Ottawa police services board held an emergency meeting on Saturday afternoon, but failed to devise a clear plan of action against truck drivers and their supporters protesting the country’s Covid-19 mandates for over a week now.
“We are on day eight of this occupation. Our city is under siege. What we’re seeing is bigger than just a City of Ottawa problem. This is a nationwide insurrection. This is madness. We need a concrete plan to put an end to this,” said the chair of the board, Diane Deans, at the beginning of the nearly 2-hour-long virtual meeting.
Ottawa police chief Peter Sloly agreed with her portrayal of the situation, saying that local law enforcement “were never intended to deal with a city under siege,” and decried the lack of resources – and legal authority – to disperse the protest.
Deans asked Solly what kind of resources and help he needs to put an end to the demonstration “right now,” and whether he wants the city to request the assistance from the federal government or even the military. Solly said there is “no quick answer” as the situation is constantly evolving, and reiterated that “we do not have sufficient resources to adequately and effectively address this situation.”
At one point, Deans wondered whether the city had legal grounds to declare an unlawful assembly and then a riot, in order to conduct mass arrests, instead of pursuing “one criminal charge at a time.”
“There are so many people out there engaged in a broader act of… mayhem, that we need to be able to bring it all under control,” she said.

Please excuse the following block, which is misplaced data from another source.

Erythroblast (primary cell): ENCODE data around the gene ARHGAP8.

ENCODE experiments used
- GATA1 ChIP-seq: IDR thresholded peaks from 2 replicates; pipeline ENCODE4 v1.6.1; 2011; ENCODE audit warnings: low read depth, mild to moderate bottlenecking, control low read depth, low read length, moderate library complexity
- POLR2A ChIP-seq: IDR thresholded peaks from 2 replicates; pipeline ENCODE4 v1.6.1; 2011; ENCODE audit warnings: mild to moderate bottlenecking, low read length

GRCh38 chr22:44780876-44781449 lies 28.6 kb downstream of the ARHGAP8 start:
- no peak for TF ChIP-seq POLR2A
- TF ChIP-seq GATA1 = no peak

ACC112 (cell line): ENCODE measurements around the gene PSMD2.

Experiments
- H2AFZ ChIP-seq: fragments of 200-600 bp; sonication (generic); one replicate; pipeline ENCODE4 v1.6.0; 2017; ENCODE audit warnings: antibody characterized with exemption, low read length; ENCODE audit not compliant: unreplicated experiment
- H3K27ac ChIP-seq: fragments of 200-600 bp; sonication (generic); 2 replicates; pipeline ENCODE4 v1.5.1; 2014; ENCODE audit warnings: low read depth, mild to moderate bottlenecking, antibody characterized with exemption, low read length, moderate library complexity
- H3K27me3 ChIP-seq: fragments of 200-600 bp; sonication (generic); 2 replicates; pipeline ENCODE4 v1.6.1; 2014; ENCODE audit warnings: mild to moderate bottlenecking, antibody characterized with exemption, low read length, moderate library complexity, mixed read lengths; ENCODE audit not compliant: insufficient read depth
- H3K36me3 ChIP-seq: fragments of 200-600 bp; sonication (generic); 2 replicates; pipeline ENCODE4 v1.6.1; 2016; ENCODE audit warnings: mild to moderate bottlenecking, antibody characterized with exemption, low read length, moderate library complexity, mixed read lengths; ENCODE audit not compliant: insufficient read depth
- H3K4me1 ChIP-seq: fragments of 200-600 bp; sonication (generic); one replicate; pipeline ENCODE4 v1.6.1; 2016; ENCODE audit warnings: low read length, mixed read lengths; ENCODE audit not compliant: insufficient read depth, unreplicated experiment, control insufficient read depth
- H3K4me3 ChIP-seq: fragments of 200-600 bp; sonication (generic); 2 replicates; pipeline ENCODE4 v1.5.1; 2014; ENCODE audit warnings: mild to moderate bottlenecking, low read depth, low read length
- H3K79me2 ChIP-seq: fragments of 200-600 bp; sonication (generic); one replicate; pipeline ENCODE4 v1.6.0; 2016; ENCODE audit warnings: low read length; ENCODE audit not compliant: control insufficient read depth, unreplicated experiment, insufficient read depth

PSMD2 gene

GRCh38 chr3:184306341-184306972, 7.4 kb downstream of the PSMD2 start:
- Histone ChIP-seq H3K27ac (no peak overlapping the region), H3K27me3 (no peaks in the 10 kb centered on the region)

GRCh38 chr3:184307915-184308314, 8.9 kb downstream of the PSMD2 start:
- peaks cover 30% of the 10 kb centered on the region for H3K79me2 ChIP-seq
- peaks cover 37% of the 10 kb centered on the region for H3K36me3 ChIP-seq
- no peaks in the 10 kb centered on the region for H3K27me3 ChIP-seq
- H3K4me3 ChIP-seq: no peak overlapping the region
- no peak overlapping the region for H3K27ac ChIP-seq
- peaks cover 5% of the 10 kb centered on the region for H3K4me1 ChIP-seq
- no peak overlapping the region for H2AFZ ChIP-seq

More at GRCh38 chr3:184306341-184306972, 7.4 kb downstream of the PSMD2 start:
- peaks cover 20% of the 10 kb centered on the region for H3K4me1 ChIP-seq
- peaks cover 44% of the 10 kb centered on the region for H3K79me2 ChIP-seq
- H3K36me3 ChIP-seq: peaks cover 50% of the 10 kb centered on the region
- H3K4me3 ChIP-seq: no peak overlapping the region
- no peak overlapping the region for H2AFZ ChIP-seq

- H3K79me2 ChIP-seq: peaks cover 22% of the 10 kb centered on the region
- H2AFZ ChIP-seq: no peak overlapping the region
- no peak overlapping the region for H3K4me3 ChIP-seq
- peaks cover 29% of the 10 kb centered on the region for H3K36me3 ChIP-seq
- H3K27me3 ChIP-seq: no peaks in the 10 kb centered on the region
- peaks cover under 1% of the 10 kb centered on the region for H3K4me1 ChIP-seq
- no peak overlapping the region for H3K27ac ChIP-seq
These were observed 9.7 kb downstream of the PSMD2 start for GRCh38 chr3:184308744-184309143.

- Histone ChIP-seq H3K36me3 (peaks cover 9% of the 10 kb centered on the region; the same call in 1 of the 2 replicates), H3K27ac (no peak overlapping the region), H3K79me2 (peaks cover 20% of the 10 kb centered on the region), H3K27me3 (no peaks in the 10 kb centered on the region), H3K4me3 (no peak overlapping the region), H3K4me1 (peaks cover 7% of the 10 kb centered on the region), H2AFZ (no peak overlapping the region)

As of Saturday afternoon, police estimated at least “500 heavy vehicles associated with the demonstration to be in the red zone,” as thousands of people joined the protest at Parliament Hill and elsewhere across Ottawa for a second weekend. Smaller groups of counter-protesters were also reported in the streets, even as a major rival event was called off last minute.
Protesters pledged to remain in the streets until all mandates and Covid-19 restrictions are gone. Authorities blasted the protest as a well-organized disruptive occupation, painting them as an “increasingly volatile and increasingly dangerous” nuisance to the livelihoods of law-abiding citizens.
Ottawa police have previously announced they will deploy any and all possible resources and tactics to shut down the Freedom Convoy. During a press conference on Friday, Sloly even warned his fellow officers that anyone seen giving “food, water, fuel, logistics, or funding” to a protester would be prosecuted to the fullest extent of the law.
Officers are collecting driver IDs, registration and insurance information, and financial information where possible to assist in future prosecutions, Sloly warned. While the police chief praised the force for reducing the number of trucks in Ottawa city center over the last week, he insisted the force takes “no solace in these operational successes to date,” arguing instead that its goal is to “end the demonstration” by any means necessary.
“Everything is on the table,” the police chief reiterated during the presser, saying that the scale of the protest was “unprecedented.” The police chief repeatedly conjured the specter of the January 6 Capitol riot in the US, implying that his force was the only thing standing between the peaceful protest and utter chaos.
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